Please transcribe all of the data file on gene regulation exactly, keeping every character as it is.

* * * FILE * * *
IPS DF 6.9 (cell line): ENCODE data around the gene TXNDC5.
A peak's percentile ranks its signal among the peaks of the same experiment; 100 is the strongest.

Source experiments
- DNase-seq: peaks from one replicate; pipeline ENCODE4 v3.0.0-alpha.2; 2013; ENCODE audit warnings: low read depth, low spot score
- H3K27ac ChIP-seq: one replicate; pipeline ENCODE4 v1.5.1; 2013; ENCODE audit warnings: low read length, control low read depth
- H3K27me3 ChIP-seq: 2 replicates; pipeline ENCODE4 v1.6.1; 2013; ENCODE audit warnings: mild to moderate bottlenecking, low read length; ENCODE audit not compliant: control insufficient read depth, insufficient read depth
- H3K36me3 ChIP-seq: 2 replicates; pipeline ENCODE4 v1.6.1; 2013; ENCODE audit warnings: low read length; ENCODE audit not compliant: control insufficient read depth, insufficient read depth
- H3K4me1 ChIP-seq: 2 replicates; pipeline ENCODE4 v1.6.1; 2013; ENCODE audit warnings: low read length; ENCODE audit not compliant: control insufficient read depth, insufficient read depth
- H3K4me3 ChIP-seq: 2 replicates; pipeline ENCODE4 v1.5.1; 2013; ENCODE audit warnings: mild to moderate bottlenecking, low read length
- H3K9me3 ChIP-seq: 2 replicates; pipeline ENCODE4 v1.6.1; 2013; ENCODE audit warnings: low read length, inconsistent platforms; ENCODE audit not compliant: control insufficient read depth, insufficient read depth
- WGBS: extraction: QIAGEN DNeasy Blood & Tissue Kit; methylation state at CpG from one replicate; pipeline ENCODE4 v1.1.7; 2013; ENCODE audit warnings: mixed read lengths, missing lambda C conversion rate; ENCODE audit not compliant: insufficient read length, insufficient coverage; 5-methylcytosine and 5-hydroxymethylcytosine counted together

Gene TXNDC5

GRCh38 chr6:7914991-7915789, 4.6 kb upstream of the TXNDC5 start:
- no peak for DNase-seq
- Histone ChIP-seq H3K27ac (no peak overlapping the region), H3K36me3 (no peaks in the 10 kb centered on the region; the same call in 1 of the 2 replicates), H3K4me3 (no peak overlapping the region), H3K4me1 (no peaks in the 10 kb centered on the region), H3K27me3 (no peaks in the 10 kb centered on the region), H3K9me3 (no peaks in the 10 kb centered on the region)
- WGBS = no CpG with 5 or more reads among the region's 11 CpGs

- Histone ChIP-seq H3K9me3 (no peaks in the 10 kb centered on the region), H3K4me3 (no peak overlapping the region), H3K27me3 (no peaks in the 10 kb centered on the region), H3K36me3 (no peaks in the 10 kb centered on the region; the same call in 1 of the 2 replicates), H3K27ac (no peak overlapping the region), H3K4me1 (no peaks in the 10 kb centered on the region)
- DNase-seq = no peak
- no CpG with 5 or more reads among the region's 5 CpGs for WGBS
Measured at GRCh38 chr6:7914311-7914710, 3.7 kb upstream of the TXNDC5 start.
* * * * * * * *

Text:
IPS DF 6.9 (cell line): ENCODE data around the gene TXNDC5.
A peak's percentile ranks its signal among the peaks of the same experiment; 100 is the strongest.

Source experiments
- DNase-seq: peaks from one replicate; pipeline ENCODE4 v3.0.0-alpha.2; 2013; ENCODE audit warnings: low read depth, low spot score
- H3K27ac ChIP-seq: one replicate; pipeline ENCODE4 v1.5.1; 2013; ENCODE audit warnings: low read length, control low read depth
- H3K27me3 ChIP-seq: 2 replicates; pipeline ENCODE4 v1.6.1; 2013; ENCODE audit warnings: mild to moderate bottlenecking, low read length; ENCODE audit not compliant: control insufficient read depth, insufficient read depth
- H3K36me3 ChIP-seq: 2 replicates; pipeline ENCODE4 v1.6.1; 2013; ENCODE audit warnings: low read length; ENCODE audit not compliant: control insufficient read depth, insufficient read depth
- H3K4me1 ChIP-seq: 2 replicates; pipeline ENCODE4 v1.6.1; 2013; ENCODE audit warnings: low read length; ENCODE audit not compliant: control insufficient read depth, insufficient read depth
- H3K4me3 ChIP-seq: 2 replicates; pipeline ENCODE4 v1.5.1; 2013; ENCODE audit warnings: mild to moderate bottlenecking, low read length
- H3K9me3 ChIP-seq: 2 replicates; pipeline ENCODE4 v1.6.1; 2013; ENCODE audit warnings: low read length, inconsistent platforms; ENCODE audit not compliant: control insufficient read depth, insufficient read depth
- WGBS: extraction: QIAGEN DNeasy Blood & Tissue Kit; methylation state at CpG from one replicate; pipeline ENCODE4 v1.1.7; 2013; ENCODE audit warnings: mixed read lengths, missing lambda C conversion rate; ENCODE audit not compliant: insufficient read length, insufficient coverage; 5-methylcytosine and 5-hydroxymethylcytosine counted together

Gene TXNDC5

GRCh38 chr6:7914991-7915789, 4.6 kb upstream of the TXNDC5 start:
- no peak for DNase-seq
- Histone ChIP-seq H3K27ac (no peak overlapping the region), H3K36me3 (no peaks in the 10 kb centered on the region; the same call in 1 of the 2 replicates), H3K4me3 (no peak overlapping the region), H3K4me1 (no peaks in the 10 kb centered on the region), H3K27me3 (no peaks in the 10 kb centered on the region), H3K9me3 (no peaks in the 10 kb centered on the region)
- WGBS = no CpG with 5 or more reads among the region's 11 CpGs

- Histone ChIP-seq H3K9me3 (no peaks in the 10 kb centered on the region), H3K4me3 (no peak overlapping the region), H3K27me3 (no peaks in the 10 kb centered on the region), H3K36me3 (no peaks in the 10 kb centered on the region; the same call in 1 of the 2 replicates), H3K27ac (no peak overlapping the region), H3K4me1 (no peaks in the 10 kb centered on the region)
- DNase-seq = no peak
- no CpG with 5 or more reads among the region's 5 CpGs for WGBS
Measured at GRCh38 chr6:7914311-7914710, 3.7 kb upstream of the TXNDC5 start.